Just read the Routledge Companion to Women and Monarchy in the Ancient World. Loads of fantastic ideas very compatible with Glorantha – but one section particularly struck me was about brother-sister marriages among some of the Hellenistic dynasties (as well as among the pharaohs and Persian great kings). Everybody recognised those marriages as both incestuous and consanguineous – forbidden to mortals. But they were permitted – sometimes even required – for the basilleus precisely because the basilleus was “more-than mortal”. In short the violation of taboo was not because of the royal pair’s exalted status but was the sign of it. Gloranthan heroes routinely violate taboos or perform terrible deeds – we often think this is a case of the powerful getting away with what is forbidden to others, a sign of hypocrisy. But perhaps we have that backwards – the taboo violation (and surviving despite that) might well be one of the markers of being a Hero.Anyways, food for thought at least.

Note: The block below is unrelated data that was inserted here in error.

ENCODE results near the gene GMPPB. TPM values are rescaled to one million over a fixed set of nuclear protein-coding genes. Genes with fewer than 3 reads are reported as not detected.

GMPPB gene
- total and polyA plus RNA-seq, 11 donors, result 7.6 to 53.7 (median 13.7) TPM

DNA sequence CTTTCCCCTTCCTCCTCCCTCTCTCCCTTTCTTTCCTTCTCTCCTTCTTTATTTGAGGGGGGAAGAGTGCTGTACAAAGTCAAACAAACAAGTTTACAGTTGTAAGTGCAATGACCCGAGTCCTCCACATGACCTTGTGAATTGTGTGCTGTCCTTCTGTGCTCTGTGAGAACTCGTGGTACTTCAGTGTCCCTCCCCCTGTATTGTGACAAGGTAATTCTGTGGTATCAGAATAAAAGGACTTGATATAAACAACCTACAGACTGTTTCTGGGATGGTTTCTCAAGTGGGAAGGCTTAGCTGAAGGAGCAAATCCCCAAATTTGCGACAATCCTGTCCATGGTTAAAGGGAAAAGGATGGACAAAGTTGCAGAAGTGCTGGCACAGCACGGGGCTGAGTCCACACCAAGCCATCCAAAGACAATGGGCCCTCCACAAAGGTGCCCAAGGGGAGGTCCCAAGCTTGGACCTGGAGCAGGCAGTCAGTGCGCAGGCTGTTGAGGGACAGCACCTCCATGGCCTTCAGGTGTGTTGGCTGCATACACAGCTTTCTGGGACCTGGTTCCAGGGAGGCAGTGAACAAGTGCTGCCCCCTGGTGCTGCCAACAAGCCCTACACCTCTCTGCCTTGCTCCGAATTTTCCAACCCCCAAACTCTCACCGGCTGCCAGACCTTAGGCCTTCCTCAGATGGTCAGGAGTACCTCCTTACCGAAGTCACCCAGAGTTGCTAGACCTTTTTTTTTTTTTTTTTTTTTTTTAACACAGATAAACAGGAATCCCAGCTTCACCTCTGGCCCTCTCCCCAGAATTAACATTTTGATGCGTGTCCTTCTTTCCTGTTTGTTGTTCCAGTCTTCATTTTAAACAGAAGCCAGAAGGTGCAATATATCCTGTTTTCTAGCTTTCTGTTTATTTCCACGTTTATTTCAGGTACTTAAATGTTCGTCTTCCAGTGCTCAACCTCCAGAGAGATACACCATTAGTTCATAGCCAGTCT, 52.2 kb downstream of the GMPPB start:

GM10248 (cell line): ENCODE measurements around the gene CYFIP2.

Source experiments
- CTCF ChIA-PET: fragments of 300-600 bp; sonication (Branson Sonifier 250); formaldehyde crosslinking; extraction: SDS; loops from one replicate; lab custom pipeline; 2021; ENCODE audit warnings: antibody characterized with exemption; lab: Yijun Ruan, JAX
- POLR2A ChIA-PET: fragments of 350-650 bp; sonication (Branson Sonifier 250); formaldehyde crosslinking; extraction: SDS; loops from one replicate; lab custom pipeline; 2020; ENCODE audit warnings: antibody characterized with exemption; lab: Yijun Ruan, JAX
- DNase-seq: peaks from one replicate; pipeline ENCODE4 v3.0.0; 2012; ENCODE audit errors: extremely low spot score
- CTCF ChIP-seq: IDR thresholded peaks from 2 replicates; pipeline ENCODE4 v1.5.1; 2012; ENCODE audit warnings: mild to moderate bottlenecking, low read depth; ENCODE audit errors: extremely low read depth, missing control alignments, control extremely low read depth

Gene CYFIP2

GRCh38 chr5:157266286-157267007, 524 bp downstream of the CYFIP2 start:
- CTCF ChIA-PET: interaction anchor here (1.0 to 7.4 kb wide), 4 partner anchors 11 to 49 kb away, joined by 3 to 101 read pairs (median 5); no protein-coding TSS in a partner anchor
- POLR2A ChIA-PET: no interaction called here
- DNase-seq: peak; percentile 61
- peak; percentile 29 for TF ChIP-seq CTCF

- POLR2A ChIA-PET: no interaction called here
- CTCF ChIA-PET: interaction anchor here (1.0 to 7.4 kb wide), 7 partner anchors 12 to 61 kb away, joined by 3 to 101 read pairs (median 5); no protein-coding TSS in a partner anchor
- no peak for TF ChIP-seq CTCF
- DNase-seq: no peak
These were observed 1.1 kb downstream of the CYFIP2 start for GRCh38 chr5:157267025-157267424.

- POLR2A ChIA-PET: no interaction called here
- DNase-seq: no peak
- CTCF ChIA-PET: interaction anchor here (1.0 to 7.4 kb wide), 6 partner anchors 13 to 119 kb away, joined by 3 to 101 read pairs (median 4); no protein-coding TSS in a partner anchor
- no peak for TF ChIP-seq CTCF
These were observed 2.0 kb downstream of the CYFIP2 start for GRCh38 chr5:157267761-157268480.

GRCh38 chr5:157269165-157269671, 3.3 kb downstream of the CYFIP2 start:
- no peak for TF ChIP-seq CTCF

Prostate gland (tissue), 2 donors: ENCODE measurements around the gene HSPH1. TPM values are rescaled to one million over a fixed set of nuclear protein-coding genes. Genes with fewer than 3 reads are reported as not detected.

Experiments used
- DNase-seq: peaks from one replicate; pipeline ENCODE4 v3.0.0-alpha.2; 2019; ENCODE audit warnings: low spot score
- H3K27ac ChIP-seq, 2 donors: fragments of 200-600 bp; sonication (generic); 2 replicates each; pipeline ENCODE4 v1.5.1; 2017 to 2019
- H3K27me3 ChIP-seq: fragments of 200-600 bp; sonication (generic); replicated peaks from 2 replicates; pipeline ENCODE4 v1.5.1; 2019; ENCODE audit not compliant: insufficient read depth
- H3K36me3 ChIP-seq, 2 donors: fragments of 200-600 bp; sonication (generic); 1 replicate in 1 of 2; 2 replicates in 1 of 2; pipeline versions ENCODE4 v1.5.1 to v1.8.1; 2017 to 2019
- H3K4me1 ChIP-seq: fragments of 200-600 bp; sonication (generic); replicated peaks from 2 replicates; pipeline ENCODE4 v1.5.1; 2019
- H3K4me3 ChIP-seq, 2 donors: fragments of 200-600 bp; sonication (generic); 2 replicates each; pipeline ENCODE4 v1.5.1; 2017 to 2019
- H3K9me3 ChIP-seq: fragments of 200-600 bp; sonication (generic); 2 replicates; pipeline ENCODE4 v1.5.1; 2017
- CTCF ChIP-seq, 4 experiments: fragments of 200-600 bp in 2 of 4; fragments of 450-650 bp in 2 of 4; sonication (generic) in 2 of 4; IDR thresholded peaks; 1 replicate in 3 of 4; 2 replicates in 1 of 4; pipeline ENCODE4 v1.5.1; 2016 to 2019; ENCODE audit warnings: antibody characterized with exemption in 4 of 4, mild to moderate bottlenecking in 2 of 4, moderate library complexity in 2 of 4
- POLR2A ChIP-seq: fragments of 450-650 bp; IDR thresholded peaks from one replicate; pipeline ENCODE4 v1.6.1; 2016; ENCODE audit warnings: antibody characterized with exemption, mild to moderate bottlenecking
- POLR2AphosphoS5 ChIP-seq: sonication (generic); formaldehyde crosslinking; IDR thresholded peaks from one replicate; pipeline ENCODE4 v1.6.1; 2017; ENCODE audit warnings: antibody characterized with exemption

But let’s look at the Big Daddy of Greek heroes – Heracles. The man was a taboo breaking machine! Sure he suffered each time – and his 12 Labors of course were punishment for murdering his wife and children in a mad rage – but those transgressions are a large part of what marked him as a Demi-god.
Helen largely skates free of personal consequences – another sign of her status.